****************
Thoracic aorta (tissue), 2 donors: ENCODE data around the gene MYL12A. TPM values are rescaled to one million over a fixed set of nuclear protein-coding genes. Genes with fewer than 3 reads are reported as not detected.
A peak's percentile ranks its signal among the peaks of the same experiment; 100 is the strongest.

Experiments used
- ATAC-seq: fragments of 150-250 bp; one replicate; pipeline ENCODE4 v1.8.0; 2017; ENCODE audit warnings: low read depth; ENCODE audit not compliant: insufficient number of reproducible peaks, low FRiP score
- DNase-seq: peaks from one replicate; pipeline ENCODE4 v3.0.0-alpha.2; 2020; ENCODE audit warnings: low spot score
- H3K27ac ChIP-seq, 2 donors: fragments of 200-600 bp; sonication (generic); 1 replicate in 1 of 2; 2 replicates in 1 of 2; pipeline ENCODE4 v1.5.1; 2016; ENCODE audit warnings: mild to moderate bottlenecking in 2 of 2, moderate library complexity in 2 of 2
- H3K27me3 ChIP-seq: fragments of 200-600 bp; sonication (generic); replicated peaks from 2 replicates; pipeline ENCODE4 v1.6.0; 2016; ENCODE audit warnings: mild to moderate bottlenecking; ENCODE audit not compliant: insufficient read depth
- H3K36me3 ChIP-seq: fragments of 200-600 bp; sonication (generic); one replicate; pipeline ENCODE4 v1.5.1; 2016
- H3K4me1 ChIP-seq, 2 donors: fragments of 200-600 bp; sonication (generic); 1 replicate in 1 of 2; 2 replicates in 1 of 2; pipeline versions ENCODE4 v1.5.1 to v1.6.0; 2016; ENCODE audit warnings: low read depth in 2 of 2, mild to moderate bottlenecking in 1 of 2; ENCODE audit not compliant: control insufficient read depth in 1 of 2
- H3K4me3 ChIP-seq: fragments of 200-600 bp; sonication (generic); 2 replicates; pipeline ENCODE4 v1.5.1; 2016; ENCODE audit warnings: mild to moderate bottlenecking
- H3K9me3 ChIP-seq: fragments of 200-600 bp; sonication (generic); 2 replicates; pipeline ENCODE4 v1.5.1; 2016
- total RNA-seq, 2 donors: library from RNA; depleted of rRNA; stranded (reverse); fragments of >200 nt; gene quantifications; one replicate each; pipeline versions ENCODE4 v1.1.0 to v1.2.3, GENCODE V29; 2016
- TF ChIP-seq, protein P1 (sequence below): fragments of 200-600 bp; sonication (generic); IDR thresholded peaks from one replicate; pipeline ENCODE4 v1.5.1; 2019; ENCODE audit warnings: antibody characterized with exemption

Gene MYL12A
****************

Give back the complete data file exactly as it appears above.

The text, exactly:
Thoracic aorta (tissue), 2 donors: ENCODE data around the gene MYL12A. TPM values are rescaled to one million over a fixed set of nuclear protein-coding genes. Genes with fewer than 3 reads are reported as not detected.
A peak's percentile ranks its signal among the peaks of the same experiment; 100 is the strongest.

Experiments used
- ATAC-seq: fragments of 150-250 bp; one replicate; pipeline ENCODE4 v1.8.0; 2017; ENCODE audit warnings: low read depth; ENCODE audit not compliant: insufficient number of reproducible peaks, low FRiP score
- DNase-seq: peaks from one replicate; pipeline ENCODE4 v3.0.0-alpha.2; 2020; ENCODE audit warnings: low spot score
- H3K27ac ChIP-seq, 2 donors: fragments of 200-600 bp; sonication (generic); 1 replicate in 1 of 2; 2 replicates in 1 of 2; pipeline ENCODE4 v1.5.1; 2016; ENCODE audit warnings: mild to moderate bottlenecking in 2 of 2, moderate library complexity in 2 of 2
- H3K27me3 ChIP-seq: fragments of 200-600 bp; sonication (generic); replicated peaks from 2 replicates; pipeline ENCODE4 v1.6.0; 2016; ENCODE audit warnings: mild to moderate bottlenecking; ENCODE audit not compliant: insufficient read depth
- H3K36me3 ChIP-seq: fragments of 200-600 bp; sonication (generic); one replicate; pipeline ENCODE4 v1.5.1; 2016
- H3K4me1 ChIP-seq, 2 donors: fragments of 200-600 bp; sonication (generic); 1 replicate in 1 of 2; 2 replicates in 1 of 2; pipeline versions ENCODE4 v1.5.1 to v1.6.0; 2016; ENCODE audit warnings: low read depth in 2 of 2, mild to moderate bottlenecking in 1 of 2; ENCODE audit not compliant: control insufficient read depth in 1 of 2
- H3K4me3 ChIP-seq: fragments of 200-600 bp; sonication (generic); 2 replicates; pipeline ENCODE4 v1.5.1; 2016; ENCODE audit warnings: mild to moderate bottlenecking
- H3K9me3 ChIP-seq: fragments of 200-600 bp; sonication (generic); 2 replicates; pipeline ENCODE4 v1.5.1; 2016
- total RNA-seq, 2 donors: library from RNA; depleted of rRNA; stranded (reverse); fragments of >200 nt; gene quantifications; one replicate each; pipeline versions ENCODE4 v1.1.0 to v1.2.3, GENCODE V29; 2016
- TF ChIP-seq, protein P1 (sequence below): fragments of 200-600 bp; sonication (generic); IDR thresholded peaks from one replicate; pipeline ENCODE4 v1.5.1; 2019; ENCODE audit warnings: antibody characterized with exemption

Gene MYL12A